Five Hong Kong Restaurants to Try

Hong Kong offers many amazing, top-tier restaurants as well as other, more affordable eateries of all types, not just Chinese food (as a Torontonian, I consider myself very spoiled when it comes to authentic Chinese cuisine.  To the point that I can’t name any Canadian-Chinese style eateries that serve egg rolls and crunchy “noodles” that claim to be “chow mein.”)  Over the course of my trip, I’ve been able to dine at many different places, including:

Hainan chicken rice from The Peak Lookout

The Peak Lookout:  Located in an old house away from the two main complexes at Victoria Peak, this restaurant has a relaxed vibe with its high ceilings and indoor or outdoor seating. Sitting outside is highly recommended as it has a gorgeous panoramic view of Aberdeen.  The restaurant serves a variety of Asian cuisines as well as western food, there’s something for everyone.  Highly recommended is the Hainan chicken rice and vegetarian curry.  (121 Peak Road, The Peak. (852) 2849 1000)

Pan fried rice crepes (jeen cheung fun) from Fook Lam Moon

Fook Lam Moon: If you want to schmooze with celebrities (whether financial tycoons, government officials or media darlings), this is the place to go.  A standard Cantonese restaurant, this place serves dim sum at lunch.  Look for “media” (read: paparazzi – Hong Kong is a tabloid-obsessed society, probably thanks to the British).  Food is just above average in general, but the pan fried cheong fun (rice crepes) is very good.  Plus you might bump into someone famous. (Shop 3, G/F, Newman House, 35-45 Johnston Road, Wanchai (852) 2866 0663)

Pan fried noodles from Chiuchow Garden

Chiuchow Garden: Owned by Maxims, this restaurant serves food from the Chiuchow (Teochow) region of China.  A coastal area, this place is known for seafood and a regional congee (rice cereal) that is much thicker than the Cantonese version.  Items to note at this restaurant include”bucket rice” – more or less Chiuchow risotto, which is made with meats and a deliciously savoury sauce and their pan-fried egg noodles. Look for tiny cups of very, very strong tea at the end of the meal. (Shop 202, Hutchison House, 10 Harcourt Road (852) 2536 0833 plus other locations)

Okinawa Black Sugar ice cream with coffee jelly from Xi Yan Sweets

Xi Yan Sweets: This is not just a dessert place and unlike the typical restaurant operated by a celebrity chef, this place is actually affordable.  Dishes are a play on traditional Chinese cuisine, with a bit of modern western influence.  When I was there for lunch, I shared two appetizers with my dining partners, including the choy sum salad with dried scallop and deliciously tangy dressing.  The desserts are quite interesting as well, with many fusion-style choices such as a black sugar ice cream with coffee jelly. (Shop 1, G/F, 8 Wing Fung Street, Wanchai (852) 2833 6299)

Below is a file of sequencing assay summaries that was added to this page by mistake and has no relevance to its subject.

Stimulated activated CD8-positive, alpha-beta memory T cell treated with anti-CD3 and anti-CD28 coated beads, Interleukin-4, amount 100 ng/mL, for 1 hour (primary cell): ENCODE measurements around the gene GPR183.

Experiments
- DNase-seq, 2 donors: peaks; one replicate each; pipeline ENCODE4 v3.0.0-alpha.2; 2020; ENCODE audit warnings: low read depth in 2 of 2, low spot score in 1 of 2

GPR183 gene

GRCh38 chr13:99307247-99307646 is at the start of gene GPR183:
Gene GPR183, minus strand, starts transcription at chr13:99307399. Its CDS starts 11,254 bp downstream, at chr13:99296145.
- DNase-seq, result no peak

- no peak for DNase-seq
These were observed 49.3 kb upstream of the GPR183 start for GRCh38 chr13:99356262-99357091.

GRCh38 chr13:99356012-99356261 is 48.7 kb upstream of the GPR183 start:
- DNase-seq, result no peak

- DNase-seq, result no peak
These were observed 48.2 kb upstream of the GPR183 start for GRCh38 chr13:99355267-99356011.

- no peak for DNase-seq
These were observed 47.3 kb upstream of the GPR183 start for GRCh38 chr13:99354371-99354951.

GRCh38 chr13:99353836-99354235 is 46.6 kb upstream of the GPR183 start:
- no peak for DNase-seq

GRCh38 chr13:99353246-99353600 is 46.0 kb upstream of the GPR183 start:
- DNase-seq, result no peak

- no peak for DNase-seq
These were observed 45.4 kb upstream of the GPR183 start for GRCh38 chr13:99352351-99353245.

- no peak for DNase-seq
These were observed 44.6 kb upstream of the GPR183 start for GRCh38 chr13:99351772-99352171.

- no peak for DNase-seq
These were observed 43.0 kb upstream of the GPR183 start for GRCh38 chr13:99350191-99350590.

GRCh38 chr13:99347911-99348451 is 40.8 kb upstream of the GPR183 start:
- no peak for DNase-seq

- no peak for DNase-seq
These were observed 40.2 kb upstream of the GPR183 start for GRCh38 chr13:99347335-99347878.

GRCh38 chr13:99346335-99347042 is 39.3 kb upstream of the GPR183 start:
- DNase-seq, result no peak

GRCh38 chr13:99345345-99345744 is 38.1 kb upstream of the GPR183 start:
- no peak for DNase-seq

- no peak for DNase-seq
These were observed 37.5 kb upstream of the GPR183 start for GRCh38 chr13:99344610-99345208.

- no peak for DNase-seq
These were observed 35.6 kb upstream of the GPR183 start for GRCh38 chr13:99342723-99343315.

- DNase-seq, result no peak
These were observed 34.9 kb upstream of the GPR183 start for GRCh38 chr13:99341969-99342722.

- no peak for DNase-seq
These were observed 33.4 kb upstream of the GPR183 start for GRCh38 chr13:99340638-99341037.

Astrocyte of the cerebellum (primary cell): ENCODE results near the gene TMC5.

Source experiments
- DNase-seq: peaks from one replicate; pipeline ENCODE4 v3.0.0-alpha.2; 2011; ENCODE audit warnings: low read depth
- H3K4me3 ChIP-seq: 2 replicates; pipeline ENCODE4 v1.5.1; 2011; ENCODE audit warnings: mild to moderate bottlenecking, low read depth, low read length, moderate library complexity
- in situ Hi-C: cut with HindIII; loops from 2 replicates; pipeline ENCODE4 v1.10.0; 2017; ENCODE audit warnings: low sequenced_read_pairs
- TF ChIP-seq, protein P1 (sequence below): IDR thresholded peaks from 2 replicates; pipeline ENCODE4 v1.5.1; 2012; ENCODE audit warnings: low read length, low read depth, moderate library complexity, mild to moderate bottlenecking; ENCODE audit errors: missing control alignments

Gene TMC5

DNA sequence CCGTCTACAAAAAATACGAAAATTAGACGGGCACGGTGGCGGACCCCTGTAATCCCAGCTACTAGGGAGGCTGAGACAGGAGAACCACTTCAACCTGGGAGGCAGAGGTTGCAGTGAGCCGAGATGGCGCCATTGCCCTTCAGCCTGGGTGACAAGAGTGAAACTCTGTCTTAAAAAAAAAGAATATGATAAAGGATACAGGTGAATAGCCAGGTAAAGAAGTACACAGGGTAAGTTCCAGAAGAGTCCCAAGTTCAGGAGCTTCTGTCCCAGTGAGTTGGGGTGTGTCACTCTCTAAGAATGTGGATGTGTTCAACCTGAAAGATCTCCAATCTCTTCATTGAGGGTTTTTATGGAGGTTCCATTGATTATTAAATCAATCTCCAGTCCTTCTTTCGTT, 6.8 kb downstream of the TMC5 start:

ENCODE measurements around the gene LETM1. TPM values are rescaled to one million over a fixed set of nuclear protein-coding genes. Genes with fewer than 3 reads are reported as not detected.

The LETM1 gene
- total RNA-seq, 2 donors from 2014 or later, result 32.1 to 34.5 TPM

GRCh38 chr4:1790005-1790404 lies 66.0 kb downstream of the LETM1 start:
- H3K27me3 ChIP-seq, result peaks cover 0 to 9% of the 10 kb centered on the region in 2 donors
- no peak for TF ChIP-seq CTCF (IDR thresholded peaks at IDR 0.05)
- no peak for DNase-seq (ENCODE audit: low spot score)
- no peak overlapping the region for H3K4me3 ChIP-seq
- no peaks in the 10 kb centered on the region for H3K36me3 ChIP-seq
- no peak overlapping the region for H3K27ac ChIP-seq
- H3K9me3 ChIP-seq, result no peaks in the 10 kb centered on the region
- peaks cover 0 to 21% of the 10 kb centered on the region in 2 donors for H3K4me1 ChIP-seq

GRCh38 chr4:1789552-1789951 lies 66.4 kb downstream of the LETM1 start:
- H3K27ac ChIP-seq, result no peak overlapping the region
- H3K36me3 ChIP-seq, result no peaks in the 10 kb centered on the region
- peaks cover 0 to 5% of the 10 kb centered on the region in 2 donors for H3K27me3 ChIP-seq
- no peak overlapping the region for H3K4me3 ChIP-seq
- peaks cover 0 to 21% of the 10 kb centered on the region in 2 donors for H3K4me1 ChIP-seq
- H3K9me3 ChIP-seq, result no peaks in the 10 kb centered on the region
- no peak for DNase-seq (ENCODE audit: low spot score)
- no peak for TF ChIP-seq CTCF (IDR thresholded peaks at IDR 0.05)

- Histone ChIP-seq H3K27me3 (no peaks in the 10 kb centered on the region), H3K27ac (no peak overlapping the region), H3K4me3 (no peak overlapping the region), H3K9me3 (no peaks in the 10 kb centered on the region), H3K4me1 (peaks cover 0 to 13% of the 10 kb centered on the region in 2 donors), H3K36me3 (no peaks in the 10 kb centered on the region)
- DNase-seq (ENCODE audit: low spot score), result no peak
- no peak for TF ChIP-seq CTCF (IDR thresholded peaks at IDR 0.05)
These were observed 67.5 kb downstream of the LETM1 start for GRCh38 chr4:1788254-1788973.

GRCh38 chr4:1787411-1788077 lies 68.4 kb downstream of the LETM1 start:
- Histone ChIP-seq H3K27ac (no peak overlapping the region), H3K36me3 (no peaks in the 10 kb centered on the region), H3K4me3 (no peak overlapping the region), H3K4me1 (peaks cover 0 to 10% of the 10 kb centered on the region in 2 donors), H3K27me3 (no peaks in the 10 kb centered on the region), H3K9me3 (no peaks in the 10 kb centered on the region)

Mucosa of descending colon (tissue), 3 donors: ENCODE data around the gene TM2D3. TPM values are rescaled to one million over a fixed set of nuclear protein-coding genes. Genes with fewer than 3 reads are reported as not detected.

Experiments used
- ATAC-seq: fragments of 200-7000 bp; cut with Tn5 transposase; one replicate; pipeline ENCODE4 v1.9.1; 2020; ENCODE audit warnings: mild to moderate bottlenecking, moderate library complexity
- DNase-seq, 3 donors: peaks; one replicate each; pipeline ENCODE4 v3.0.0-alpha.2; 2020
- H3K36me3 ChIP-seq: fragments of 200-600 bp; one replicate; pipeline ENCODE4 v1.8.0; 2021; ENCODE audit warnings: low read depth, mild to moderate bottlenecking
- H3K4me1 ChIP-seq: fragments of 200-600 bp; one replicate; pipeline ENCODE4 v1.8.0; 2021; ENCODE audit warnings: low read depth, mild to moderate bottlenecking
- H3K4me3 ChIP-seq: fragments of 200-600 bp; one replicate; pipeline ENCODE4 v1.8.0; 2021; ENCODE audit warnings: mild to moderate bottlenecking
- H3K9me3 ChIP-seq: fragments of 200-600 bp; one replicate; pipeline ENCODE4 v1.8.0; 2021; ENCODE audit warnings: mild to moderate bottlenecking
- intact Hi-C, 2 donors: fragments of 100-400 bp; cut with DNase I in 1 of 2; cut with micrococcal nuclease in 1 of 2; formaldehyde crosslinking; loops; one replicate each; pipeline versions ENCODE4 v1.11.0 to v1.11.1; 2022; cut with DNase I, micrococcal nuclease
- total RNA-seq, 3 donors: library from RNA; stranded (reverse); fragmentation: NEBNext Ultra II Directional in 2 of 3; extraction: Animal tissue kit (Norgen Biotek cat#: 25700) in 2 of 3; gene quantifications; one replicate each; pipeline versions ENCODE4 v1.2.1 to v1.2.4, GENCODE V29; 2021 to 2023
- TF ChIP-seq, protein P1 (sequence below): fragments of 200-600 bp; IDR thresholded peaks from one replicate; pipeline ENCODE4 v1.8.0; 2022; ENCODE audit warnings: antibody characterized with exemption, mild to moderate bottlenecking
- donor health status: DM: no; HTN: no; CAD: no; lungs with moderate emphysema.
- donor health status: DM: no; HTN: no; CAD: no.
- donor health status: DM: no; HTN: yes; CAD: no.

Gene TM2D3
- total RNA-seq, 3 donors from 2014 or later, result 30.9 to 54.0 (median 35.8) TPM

Outside dining area at Mijas

Mjias: This is one of four restaurants located in the Murray Building at Stanley Market.  The Murray building was once an officers’ barracks, but has now been converted to a tourism spot.  The set, three course menu, which includes a tapas course, soup or salad and main is highly recommended.  The best thing about the restaurant is that the portions are European sized, meaning that a three-course meal isn’t that bad.  Sitting outside, on the verandah, where you can get a view of the area is better than sitting inside the restaurant.  (Shop 102, 1/F, Murray House (852) 2899 0858)

Some things to note about restaurants in Hong Kong – cold, municipal water is generally not served to guests at western restaurants. Some might give slightly cooled down boiled water, while others won’t serve anything at all – instead expecting guests to order bottled water, soft drinks or alcohol.  Of course, tea is the default drink at Chinese restaurants.  Also, don’t expect cloth or paper napkins at non-high end Chinese restaurants.  These places will provide wet napkins, but we highly suggest that you bring tissues.  In many restaurants, a 10% gratuity is included.   Finally, it’s not uncommon for staff to stand behind a guest while he or she is paying, rather than leave and then come back.  This is good if you’re in a hurry, but not if you want to analyze the bill before paying.

About Cynthia Cheng Mintz


Cynthia Cheng Mintz is the founder and webitor-in-chief of this site and the petite-focused site, Shorty Stories. She has also written for other publications including the Toronto Star and has blogged for The Huffington Post. Her first novel, Aspirations, was published in 2007. Outside of writing, Cynthia researches and advises philanthropic ideas for family funds and foundations and also volunteers.

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Cynthia Cheng Mintz

Cynthia Cheng Mintz is the founder and webitor-in-chief of this site and the petite-focused site, Shorty Stories. She has also written for other publications including the Toronto Star and has blogged for The Huffington Post. Her first novel, Aspirations, was published in 2007. Outside of writing, Cynthia researches and advises philanthropic ideas for family funds and foundations and also volunteers.